Comparison of Decellularization Protocols to Generate Peripheral Nerve Grafts: A Study on Rat Sciatic Nerves
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Peripheral nervesDecellularizationAcellularRegenerationOrthopedic traumaExtracellular-matrix
El Soury, M.; García-García, Ó.D.; Moretti, M.; Perroteau, I.; Raimondo, S.; Lovati, A.B.; Carriel, V. Comparison of Decellularization Protocols to Generate Peripheral Nerve Grafts: A Study on Rat Sciatic Nerves. Int. J. Mol. Sci. 2021, 22, 2389. [https://doi.org/10.3390/ijms22052389]
SponsorshipMinistry of Health, Italy; Fondazione Cassa di Risparmio di Torino (Turin, Italy) 2017.AI190.U219 RF: 2016.2388; Spanish "Plan Nacional de Investigación Científica, Desarrollo e Innovación Tecnológica, Ministerio de Economía y Competitividad (Instituto de Salud Carlos III) FIS PI17-0393 FIS PI20-0318; Fondo Europeo de Desarrollo Regional ERDF-FEDER European Union; Plan Andaluz de Investigación, Desarrollo e Innovación (PAIDI 2020), Consejería de Transformación Económica, Industria, Conocimiento y Universidades, Junta de Andalucía, España P18-RT-5059; Programa Operativo FEDER Andalucía 2014-2020, Universidad de Granada, Junta de Andalucía, España A-CTS-498-UGR18; ERDF-FEDER, the European Union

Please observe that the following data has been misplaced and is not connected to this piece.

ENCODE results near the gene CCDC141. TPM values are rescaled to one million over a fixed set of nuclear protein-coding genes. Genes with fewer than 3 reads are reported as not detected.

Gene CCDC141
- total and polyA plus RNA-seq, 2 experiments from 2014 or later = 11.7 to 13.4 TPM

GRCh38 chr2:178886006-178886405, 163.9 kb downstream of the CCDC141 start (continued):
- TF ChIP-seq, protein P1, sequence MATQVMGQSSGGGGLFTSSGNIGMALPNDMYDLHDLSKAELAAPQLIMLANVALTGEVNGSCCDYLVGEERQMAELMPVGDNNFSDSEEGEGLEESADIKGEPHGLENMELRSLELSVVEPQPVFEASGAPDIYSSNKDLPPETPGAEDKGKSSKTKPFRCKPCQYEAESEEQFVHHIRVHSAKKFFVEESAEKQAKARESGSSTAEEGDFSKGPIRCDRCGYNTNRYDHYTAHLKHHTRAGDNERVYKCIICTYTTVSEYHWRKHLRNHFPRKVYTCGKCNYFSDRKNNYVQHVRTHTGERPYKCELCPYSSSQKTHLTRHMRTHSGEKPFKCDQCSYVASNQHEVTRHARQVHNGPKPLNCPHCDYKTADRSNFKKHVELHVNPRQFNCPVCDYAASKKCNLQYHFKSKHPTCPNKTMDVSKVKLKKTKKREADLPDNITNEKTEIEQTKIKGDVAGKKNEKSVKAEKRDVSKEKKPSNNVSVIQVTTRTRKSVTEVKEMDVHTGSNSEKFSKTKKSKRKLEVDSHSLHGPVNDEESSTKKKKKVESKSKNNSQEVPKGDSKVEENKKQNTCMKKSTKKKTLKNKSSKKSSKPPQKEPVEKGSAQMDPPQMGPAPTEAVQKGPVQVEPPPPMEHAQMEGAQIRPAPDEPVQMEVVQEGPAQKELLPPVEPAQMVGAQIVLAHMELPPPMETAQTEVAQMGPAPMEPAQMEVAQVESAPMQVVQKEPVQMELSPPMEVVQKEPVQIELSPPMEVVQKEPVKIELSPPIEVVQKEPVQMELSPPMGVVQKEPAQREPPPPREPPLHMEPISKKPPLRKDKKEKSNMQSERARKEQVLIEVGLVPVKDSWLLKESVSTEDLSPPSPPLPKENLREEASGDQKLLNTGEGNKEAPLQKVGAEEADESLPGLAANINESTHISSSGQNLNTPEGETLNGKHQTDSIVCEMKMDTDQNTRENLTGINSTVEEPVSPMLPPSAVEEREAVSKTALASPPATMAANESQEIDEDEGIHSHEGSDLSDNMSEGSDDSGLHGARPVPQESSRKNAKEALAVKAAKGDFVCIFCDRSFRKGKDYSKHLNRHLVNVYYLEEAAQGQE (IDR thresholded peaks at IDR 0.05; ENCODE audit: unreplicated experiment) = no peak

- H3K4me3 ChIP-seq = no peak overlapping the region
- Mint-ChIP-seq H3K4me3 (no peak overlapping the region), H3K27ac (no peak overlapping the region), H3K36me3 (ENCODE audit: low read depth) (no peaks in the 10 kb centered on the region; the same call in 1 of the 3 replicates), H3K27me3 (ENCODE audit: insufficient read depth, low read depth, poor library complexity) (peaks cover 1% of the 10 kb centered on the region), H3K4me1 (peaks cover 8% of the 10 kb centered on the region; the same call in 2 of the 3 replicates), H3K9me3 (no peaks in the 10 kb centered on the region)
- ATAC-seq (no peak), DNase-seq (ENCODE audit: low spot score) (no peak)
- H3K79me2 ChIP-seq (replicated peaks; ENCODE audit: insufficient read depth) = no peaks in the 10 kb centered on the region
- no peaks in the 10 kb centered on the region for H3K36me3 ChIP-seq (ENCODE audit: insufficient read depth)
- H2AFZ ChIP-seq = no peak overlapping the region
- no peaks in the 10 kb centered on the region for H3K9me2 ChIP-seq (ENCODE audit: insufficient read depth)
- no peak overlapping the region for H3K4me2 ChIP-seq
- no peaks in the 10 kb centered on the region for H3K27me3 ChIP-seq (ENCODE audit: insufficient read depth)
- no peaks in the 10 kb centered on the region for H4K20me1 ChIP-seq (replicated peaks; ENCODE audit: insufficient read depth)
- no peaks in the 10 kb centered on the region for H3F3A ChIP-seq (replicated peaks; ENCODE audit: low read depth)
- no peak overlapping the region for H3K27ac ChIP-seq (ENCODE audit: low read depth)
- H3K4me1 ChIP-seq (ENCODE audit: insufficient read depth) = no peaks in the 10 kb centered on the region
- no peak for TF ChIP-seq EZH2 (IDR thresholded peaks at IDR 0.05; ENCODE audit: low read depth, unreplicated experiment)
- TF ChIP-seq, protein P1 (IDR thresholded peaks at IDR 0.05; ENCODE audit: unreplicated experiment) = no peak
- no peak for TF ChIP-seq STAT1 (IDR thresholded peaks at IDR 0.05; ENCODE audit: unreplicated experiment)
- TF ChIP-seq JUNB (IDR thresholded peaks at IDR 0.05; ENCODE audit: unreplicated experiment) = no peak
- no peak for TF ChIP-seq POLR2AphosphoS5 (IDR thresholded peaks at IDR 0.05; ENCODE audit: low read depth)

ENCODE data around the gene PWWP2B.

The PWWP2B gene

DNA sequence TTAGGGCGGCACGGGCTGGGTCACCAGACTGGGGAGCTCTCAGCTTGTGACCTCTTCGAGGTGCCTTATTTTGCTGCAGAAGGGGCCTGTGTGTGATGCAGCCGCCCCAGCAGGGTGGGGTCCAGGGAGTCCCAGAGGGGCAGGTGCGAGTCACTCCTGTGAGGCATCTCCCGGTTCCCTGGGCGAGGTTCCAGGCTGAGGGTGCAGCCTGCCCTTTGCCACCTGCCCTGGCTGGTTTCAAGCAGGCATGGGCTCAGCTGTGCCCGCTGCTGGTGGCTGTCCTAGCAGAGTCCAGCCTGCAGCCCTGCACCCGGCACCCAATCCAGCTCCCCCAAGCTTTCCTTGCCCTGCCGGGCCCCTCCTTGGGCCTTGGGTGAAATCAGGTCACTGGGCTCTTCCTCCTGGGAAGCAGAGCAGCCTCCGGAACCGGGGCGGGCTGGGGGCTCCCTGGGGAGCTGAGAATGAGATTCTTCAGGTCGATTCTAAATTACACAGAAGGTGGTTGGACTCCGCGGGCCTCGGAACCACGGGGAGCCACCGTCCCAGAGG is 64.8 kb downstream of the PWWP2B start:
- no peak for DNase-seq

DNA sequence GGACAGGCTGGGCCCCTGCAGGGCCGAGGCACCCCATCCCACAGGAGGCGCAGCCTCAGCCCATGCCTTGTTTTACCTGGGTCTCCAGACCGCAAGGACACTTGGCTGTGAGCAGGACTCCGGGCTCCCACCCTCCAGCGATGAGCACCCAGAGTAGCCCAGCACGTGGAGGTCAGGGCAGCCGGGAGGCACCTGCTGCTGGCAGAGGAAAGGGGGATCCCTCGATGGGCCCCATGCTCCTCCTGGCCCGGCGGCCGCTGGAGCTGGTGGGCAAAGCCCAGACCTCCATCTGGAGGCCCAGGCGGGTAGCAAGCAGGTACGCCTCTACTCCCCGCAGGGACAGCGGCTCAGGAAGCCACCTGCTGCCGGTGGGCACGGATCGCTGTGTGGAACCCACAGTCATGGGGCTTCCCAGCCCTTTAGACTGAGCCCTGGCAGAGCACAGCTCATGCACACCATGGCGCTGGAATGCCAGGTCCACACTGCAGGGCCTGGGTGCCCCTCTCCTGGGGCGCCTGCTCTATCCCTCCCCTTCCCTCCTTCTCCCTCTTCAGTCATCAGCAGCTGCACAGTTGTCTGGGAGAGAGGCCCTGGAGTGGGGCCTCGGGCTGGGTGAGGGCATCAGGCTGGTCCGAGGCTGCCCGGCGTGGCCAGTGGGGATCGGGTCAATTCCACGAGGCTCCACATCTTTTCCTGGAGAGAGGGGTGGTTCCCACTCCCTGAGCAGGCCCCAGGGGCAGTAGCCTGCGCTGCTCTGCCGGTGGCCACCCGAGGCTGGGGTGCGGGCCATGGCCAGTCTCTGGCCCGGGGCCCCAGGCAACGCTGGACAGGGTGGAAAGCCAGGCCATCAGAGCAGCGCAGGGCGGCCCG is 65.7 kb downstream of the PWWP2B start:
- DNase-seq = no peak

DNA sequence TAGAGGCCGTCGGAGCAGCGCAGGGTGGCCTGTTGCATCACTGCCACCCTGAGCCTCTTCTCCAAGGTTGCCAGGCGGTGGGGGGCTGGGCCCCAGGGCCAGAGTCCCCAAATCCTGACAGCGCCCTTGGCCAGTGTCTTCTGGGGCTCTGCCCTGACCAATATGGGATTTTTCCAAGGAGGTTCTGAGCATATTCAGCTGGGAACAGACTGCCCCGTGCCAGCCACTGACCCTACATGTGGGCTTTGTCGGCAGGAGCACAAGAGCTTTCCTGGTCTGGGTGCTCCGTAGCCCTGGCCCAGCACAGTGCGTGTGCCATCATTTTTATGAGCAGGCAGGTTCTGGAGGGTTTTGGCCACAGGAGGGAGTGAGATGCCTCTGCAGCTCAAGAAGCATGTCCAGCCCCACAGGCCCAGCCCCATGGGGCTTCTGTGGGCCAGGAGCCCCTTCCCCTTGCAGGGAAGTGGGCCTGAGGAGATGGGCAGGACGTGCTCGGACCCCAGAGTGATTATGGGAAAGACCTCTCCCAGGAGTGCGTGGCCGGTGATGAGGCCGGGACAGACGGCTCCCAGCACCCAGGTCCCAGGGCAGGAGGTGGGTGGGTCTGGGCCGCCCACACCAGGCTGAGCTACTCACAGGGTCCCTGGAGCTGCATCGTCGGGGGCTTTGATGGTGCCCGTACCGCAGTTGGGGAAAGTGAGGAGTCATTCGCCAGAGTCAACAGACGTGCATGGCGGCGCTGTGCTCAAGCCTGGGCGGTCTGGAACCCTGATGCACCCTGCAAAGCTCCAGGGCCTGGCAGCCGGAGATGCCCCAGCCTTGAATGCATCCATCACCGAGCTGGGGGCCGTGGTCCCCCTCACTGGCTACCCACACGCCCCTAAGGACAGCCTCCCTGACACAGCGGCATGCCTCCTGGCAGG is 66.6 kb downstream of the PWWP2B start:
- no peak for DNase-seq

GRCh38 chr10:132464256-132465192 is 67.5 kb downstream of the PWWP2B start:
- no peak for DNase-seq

In critical nerve gap repair, decellularized nerve allografts are considered a promising tissue engineering strategy that can provide superior regeneration results compared to nerve conduits. Decellularized nerves offer a well-conserved extracellular matrix component that has proven to play an important role in supporting axonal guiding and peripheral nerve regeneration. Up to now, the known decellularized techniques are time and effort consuming. The present study, performed on rat sciatic nerves, aims at investigating a novel nerve decellularization protocol able to combine an effective decellularization in short time with a good preservation of the extracellular matrix component. To do this, a decellularization protocol proven to be efficient for tendons (DN-P1) was compared with a decellularization protocol specifically developed for nerves (DN-P2). The outcomes of both the decellularization protocols were assessed by a series of in vitro evaluations, including qualitative and quantitative histological and immunohistochemical analyses, DNA quantification, SEM and TEM ultrastructural analyses, mechanical testing, and viability assay. The overall results showed that DN-P1 could provide promising results if tested in vivo, as the in vitro characterization demonstrated that DN-P1 conserved a better ultrastructure and ECM components compared to DN-P2. Most importantly, DN-P1 was shown to be highly biocompatible, supporting a greater number of viable metabolically active cells.